Alan Watts, known for spreading Eastern philosophy in the West via his books, lectures and radio appearances, was a maverick British philosopher (d. 1973) who moved to the US in 1938.
His life story includes becoming an Anglican priest, blending Christianity with Eastern mysticism, experimenting with psychedelics, teaching Zen, as well as becoming a Fellow at Harvard University.
Watts famously described himself as a “philosophical entertainer.”
Here are my 10 favorite Alan Watts quotes:
“Zen is a liberation from time. For if we open our eyes and see clearly, it becomes obvious that there is no other time than this instant, and that the past and the future are abstractions without any concrete reality.”
“We seldom realize, for example that our most private thoughts and emotions are not actually our own. For we think in terms of languages and images which we did not invent, but which were given to us by our society.”
“To have faith is to trust yourself to the water. When you swim you don’t grab hold of the water, because if you do you will sink and drown. Instead you relax, and float.”
“Trying to define yourself is like trying to bite your own teeth.”
“Your body does not eliminate poisons by knowing their names. To try to control fear or depression or boredom by calling them names is to resort to superstition of trust in curses and invocations. It is so easy to see why this does not work. Obviously, we try to know, name, and define fear in order to make it “objective,” that is, separate from “I.”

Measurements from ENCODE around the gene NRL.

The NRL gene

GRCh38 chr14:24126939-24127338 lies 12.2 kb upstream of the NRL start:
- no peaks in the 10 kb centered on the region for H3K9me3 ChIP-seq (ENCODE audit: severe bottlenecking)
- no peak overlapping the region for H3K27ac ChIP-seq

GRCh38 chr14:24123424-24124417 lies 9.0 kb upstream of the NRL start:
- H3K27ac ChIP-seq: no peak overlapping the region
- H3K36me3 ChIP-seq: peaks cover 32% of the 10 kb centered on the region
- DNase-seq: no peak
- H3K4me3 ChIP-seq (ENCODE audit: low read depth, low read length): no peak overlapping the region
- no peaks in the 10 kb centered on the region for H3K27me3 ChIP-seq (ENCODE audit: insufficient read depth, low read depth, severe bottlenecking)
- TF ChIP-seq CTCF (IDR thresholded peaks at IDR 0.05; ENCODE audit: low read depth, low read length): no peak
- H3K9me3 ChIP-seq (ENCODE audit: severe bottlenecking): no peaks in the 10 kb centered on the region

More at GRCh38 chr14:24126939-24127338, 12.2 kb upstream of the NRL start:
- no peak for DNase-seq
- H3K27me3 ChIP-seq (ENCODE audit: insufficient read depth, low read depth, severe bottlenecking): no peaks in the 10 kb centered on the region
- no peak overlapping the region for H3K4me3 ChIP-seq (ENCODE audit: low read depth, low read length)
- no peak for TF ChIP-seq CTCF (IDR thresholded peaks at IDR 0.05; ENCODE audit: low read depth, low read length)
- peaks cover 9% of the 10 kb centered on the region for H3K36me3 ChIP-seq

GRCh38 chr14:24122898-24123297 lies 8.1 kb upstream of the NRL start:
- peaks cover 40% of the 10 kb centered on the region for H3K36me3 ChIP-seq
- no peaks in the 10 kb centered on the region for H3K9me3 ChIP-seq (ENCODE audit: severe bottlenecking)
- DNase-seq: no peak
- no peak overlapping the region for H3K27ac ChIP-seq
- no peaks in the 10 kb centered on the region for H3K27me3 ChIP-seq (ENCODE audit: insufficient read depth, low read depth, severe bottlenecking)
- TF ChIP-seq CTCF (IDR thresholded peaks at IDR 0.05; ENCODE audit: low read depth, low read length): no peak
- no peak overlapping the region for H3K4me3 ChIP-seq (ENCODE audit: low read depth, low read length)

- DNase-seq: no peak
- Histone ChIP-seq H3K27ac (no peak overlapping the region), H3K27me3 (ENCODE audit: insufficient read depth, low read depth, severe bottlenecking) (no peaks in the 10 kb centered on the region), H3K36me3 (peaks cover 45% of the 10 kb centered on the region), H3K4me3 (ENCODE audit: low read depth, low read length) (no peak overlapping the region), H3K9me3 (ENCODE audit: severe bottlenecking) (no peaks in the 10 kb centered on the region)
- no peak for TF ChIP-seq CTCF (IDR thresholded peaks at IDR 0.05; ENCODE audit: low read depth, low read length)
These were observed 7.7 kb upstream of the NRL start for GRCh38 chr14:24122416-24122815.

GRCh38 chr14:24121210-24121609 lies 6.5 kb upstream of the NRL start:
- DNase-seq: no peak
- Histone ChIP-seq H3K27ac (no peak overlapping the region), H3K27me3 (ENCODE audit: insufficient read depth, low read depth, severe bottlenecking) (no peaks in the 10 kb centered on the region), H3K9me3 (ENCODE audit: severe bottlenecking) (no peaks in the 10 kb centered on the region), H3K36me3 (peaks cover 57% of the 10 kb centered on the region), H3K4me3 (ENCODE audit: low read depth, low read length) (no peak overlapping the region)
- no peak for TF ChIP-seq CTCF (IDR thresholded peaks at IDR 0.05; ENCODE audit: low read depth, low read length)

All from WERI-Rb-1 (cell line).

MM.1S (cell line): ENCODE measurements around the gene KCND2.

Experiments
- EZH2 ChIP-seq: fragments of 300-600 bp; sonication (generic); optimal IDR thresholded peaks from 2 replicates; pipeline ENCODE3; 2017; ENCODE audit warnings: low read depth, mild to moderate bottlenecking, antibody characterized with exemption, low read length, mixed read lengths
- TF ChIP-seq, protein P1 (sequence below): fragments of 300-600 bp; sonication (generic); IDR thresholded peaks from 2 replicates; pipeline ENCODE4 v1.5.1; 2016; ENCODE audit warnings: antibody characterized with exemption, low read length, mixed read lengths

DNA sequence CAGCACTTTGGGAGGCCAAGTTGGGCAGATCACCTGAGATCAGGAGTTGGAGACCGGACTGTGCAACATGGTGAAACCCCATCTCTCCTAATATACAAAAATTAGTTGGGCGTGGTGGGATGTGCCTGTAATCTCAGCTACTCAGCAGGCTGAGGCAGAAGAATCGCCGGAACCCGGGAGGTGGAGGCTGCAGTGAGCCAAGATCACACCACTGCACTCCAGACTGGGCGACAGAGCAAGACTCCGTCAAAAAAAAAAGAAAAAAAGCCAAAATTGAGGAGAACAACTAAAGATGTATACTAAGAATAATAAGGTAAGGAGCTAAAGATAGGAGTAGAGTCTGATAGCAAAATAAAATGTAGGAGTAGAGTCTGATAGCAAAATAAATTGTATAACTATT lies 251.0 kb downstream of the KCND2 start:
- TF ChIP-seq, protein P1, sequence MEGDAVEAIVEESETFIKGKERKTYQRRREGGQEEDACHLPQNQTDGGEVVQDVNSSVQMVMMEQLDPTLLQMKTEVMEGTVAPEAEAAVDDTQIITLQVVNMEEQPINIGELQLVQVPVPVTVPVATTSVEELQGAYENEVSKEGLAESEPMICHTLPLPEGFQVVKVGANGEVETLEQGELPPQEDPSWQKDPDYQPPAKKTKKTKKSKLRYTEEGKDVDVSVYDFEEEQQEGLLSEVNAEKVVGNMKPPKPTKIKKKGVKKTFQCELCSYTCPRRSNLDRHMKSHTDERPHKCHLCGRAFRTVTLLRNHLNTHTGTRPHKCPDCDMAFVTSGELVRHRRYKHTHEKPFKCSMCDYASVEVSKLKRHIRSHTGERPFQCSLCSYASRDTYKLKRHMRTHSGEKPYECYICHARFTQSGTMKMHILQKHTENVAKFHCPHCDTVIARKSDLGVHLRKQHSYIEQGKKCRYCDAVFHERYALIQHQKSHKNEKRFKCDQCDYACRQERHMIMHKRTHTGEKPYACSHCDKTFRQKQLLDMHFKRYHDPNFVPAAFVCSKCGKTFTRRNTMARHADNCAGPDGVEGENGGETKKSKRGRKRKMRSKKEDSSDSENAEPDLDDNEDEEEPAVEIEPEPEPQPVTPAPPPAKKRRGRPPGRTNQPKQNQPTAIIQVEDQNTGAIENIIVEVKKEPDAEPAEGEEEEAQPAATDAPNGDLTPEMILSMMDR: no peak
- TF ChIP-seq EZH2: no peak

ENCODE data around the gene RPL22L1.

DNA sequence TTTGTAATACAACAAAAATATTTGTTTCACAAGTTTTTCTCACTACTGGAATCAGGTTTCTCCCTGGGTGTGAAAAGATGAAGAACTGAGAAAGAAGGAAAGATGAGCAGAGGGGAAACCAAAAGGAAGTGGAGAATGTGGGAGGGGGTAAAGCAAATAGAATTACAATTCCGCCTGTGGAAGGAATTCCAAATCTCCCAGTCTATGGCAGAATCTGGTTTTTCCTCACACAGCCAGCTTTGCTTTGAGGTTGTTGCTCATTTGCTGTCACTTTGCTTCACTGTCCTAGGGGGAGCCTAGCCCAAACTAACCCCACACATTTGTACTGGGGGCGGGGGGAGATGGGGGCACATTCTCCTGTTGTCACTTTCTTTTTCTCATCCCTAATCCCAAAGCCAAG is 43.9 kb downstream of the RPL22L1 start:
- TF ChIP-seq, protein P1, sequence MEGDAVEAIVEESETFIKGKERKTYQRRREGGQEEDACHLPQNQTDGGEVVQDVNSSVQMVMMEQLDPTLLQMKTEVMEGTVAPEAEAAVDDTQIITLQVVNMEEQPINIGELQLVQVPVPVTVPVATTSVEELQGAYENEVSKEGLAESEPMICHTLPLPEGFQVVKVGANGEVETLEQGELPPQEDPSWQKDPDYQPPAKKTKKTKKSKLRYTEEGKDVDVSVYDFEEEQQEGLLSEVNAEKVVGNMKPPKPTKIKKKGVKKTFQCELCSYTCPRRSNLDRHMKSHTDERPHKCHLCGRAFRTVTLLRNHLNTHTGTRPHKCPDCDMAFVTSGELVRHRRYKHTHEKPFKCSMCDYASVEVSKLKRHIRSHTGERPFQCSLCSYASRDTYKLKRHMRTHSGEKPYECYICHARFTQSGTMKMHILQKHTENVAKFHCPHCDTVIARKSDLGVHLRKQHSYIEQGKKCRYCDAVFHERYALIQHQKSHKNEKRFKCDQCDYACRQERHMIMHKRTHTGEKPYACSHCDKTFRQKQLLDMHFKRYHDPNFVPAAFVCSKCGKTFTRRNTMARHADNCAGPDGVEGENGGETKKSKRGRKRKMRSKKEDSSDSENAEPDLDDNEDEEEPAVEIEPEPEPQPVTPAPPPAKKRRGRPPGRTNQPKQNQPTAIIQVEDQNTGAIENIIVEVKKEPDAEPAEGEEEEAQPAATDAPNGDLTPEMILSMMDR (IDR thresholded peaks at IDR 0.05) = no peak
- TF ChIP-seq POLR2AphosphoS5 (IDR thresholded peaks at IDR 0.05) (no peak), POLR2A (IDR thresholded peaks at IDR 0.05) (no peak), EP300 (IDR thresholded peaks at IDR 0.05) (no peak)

“The more a thing tends to be permanent, the more it tends to be lifeless.”
“The meaning of life is just to be alive. It is so plain and so obvious and so simple. And yet, everybody rushes around in a great panic as if it were necessary to achieve something beyond themselves.”
“To put it still more plainly: the desire for security and the feeling of insecurity are the same thing. To hold your breath is to lose your breath. A society based on the quest for security is nothing but a breath-retention contest in which everyone is as taut as a drum and as purple as a beet.”
“A priest once quoted to me the Roman saying that a religion is dead when the priests laugh at each other across the altar. I always laugh at the altar, be it Christian, Hindu, or Buddhist, because real religion is the transformation of anxiety into laughter.”
“It’s like you took a bottle of ink and you threw it at a wall. Smash! And all that ink spread. And in the middle, it’s dense, isn’t it? And as it gets out on the edge, the little droplets get finer and finer and make more complicated patterns, see? So in the same way, there was a big bang at the beginning of things and it spread.
And you and I, sitting here in this room, as complicated human beings, are way, way out on the fringe of that bang. We are the complicated little patterns on the end of it. Very interesting. But so we define ourselves as being only that. If you think that you are only inside your skin, you define yourself as one very complicated little curlique, way out on the edge of that explosion. Way out in space, and way out in time. Billions of years ago, you were a big bang, but now you’re a complicated human being.
And then we cut ourselves off, and don’t feel that we’re still the big bang. But you are. Depends how you define yourself. You are actually—if this is the way things started, if there was a big bang in the beginning—you’re not something that’s a result of the big bang. You’re not something that is a sort of puppet on the end of the process. You are still the process.
You are the big bang, the original force of the universe, coming on as whoever you are.
When I meet you, I see not just what you define yourself as –Mr so-and- so, Ms so-and-so, Mrs so-and-so– I see every one of you as the primordial energy of the universe coming on at me in this particular way. I know I’m that, too. But we’ve learned to define ourselves as separate from it. ”
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Editor: Renée Picard
Photo: via the author (Image courtesy of Everett Collection)